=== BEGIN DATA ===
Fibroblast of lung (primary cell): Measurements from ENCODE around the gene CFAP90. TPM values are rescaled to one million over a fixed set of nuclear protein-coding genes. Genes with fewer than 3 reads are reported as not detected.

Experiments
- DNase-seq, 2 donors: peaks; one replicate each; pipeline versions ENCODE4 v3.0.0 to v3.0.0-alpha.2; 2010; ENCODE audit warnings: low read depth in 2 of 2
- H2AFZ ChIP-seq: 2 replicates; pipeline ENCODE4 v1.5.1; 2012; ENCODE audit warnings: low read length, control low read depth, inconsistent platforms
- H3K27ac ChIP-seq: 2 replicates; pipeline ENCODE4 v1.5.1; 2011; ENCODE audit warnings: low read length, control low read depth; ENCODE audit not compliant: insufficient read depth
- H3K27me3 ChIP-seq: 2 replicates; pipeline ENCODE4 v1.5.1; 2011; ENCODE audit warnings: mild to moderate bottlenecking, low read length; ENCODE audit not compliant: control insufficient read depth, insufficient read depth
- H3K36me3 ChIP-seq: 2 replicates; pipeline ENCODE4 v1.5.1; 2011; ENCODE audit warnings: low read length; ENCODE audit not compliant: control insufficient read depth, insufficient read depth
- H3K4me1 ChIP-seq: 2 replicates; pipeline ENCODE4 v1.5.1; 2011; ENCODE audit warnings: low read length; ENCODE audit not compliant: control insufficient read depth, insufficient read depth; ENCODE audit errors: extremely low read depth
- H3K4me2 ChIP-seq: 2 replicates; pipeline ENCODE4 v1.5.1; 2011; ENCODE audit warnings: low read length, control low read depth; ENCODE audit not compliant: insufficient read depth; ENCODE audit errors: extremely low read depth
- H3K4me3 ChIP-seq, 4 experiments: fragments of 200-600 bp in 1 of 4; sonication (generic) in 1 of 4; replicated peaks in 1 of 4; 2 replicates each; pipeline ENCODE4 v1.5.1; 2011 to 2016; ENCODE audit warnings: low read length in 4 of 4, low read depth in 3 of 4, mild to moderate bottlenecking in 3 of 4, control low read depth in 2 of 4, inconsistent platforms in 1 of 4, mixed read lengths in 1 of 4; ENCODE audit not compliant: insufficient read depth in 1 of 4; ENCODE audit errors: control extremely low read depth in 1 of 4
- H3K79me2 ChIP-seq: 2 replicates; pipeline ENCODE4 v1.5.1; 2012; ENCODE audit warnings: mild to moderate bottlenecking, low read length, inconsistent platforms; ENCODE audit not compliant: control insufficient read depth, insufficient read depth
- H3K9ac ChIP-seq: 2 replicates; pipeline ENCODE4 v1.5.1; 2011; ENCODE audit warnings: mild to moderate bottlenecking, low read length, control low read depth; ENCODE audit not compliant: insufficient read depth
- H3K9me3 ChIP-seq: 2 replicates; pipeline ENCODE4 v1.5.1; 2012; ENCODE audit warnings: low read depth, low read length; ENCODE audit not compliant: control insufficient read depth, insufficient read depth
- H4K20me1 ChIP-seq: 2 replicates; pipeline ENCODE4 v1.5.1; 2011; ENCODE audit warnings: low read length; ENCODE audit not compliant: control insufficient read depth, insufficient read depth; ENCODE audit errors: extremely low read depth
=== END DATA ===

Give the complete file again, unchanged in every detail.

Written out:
Fibroblast of lung (primary cell): Measurements from ENCODE around the gene CFAP90. TPM values are rescaled to one million over a fixed set of nuclear protein-coding genes. Genes with fewer than 3 reads are reported as not detected.

Experiments
- DNase-seq, 2 donors: peaks; one replicate each; pipeline versions ENCODE4 v3.0.0 to v3.0.0-alpha.2; 2010; ENCODE audit warnings: low read depth in 2 of 2
- H2AFZ ChIP-seq: 2 replicates; pipeline ENCODE4 v1.5.1; 2012; ENCODE audit warnings: low read length, control low read depth, inconsistent platforms
- H3K27ac ChIP-seq: 2 replicates; pipeline ENCODE4 v1.5.1; 2011; ENCODE audit warnings: low read length, control low read depth; ENCODE audit not compliant: insufficient read depth
- H3K27me3 ChIP-seq: 2 replicates; pipeline ENCODE4 v1.5.1; 2011; ENCODE audit warnings: mild to moderate bottlenecking, low read length; ENCODE audit not compliant: control insufficient read depth, insufficient read depth
- H3K36me3 ChIP-seq: 2 replicates; pipeline ENCODE4 v1.5.1; 2011; ENCODE audit warnings: low read length; ENCODE audit not compliant: control insufficient read depth, insufficient read depth
- H3K4me1 ChIP-seq: 2 replicates; pipeline ENCODE4 v1.5.1; 2011; ENCODE audit warnings: low read length; ENCODE audit not compliant: control insufficient read depth, insufficient read depth; ENCODE audit errors: extremely low read depth
- H3K4me2 ChIP-seq: 2 replicates; pipeline ENCODE4 v1.5.1; 2011; ENCODE audit warnings: low read length, control low read depth; ENCODE audit not compliant: insufficient read depth; ENCODE audit errors: extremely low read depth
- H3K4me3 ChIP-seq, 4 experiments: fragments of 200-600 bp in 1 of 4; sonication (generic) in 1 of 4; replicated peaks in 1 of 4; 2 replicates each; pipeline ENCODE4 v1.5.1; 2011 to 2016; ENCODE audit warnings: low read length in 4 of 4, low read depth in 3 of 4, mild to moderate bottlenecking in 3 of 4, control low read depth in 2 of 4, inconsistent platforms in 1 of 4, mixed read lengths in 1 of 4; ENCODE audit not compliant: insufficient read depth in 1 of 4; ENCODE audit errors: control extremely low read depth in 1 of 4
- H3K79me2 ChIP-seq: 2 replicates; pipeline ENCODE4 v1.5.1; 2012; ENCODE audit warnings: mild to moderate bottlenecking, low read length, inconsistent platforms; ENCODE audit not compliant: control insufficient read depth, insufficient read depth
- H3K9ac ChIP-seq: 2 replicates; pipeline ENCODE4 v1.5.1; 2011; ENCODE audit warnings: mild to moderate bottlenecking, low read length, control low read depth; ENCODE audit not compliant: insufficient read depth
- H3K9me3 ChIP-seq: 2 replicates; pipeline ENCODE4 v1.5.1; 2012; ENCODE audit warnings: low read depth, low read length; ENCODE audit not compliant: control insufficient read depth, insufficient read depth
- H4K20me1 ChIP-seq: 2 replicates; pipeline ENCODE4 v1.5.1; 2011; ENCODE audit warnings: low read length; ENCODE audit not compliant: control insufficient read depth, insufficient read depth; ENCODE audit errors: extremely low read depth